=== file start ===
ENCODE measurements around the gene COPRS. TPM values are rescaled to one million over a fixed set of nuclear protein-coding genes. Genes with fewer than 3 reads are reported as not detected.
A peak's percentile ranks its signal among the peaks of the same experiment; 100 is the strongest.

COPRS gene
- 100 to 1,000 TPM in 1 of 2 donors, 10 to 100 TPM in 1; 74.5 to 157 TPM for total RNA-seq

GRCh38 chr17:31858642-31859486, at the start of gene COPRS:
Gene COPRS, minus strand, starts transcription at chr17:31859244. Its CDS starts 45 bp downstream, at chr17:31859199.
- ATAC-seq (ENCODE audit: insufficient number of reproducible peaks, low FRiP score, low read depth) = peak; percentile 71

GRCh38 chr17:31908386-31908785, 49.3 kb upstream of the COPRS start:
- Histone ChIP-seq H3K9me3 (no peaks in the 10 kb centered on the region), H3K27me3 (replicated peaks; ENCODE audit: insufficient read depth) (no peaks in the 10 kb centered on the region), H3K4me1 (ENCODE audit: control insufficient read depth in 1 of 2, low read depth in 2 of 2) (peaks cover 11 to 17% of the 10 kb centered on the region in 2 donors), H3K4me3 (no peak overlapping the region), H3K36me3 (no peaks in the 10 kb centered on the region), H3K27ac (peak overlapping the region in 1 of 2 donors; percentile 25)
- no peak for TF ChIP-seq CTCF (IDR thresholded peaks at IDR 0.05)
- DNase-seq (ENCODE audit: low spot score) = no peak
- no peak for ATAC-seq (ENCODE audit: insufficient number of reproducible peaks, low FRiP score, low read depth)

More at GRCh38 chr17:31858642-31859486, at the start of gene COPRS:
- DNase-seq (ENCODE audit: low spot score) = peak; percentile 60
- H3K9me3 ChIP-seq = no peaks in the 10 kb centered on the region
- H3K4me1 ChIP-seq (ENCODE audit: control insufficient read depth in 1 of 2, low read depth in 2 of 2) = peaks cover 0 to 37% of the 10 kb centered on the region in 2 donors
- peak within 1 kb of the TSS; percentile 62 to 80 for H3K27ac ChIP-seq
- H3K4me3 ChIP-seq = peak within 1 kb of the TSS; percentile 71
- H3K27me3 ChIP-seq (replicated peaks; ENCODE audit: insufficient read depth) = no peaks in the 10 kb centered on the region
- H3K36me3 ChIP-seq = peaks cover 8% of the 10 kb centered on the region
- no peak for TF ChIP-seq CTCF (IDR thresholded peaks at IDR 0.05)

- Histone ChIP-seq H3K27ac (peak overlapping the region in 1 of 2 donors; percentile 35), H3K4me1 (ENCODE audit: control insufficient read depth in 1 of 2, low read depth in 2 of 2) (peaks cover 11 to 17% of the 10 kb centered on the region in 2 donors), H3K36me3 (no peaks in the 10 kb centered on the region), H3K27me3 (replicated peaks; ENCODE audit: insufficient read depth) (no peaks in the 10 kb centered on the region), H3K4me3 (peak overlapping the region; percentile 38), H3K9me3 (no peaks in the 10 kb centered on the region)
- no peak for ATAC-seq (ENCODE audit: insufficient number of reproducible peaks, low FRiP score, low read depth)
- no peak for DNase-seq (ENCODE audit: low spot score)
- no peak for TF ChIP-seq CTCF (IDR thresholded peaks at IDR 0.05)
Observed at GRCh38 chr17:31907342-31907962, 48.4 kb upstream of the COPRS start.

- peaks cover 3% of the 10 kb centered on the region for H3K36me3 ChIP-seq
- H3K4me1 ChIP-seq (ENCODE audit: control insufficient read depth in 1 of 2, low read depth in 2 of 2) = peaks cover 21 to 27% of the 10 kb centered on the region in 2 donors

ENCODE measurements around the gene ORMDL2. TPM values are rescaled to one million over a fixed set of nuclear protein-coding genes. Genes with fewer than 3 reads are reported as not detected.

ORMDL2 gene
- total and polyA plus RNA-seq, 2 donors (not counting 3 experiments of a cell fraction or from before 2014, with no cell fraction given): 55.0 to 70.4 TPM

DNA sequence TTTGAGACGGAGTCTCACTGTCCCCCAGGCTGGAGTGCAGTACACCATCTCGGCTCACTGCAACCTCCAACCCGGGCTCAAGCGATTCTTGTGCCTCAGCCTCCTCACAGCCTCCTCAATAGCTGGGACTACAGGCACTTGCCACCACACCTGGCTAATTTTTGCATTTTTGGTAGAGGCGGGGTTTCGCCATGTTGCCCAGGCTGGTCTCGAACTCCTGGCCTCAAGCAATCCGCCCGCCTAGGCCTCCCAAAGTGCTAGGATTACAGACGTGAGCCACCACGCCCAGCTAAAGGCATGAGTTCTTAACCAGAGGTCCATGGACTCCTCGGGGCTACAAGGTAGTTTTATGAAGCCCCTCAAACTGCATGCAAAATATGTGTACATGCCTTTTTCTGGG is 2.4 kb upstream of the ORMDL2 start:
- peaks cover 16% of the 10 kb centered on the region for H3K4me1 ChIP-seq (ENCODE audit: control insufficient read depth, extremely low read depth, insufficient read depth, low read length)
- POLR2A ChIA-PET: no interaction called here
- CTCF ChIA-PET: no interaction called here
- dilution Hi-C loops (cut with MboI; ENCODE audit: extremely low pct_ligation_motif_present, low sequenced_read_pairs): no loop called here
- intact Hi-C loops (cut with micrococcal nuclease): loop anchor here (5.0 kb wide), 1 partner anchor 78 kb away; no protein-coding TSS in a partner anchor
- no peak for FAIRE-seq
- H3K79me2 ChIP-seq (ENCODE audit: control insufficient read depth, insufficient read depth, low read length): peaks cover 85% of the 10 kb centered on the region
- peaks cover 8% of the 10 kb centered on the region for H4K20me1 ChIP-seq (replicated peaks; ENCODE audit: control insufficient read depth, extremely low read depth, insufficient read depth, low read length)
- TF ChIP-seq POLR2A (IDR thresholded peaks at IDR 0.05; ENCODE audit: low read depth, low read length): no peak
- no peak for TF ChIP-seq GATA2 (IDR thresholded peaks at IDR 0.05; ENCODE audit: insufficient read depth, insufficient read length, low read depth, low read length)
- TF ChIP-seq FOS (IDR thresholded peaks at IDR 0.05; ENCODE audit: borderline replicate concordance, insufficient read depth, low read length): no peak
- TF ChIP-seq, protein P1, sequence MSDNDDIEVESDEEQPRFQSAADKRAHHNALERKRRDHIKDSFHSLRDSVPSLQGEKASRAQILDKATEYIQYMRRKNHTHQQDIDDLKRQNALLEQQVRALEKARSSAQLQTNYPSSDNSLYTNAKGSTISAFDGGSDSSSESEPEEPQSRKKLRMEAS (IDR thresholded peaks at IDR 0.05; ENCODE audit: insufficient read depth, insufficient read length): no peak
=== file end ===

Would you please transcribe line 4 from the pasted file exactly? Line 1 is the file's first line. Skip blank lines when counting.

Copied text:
- 100 to 1,000 TPM in 1 of 2 donors, 10 to 100 TPM in 1; 74.5 to 157 TPM for total RNA-seq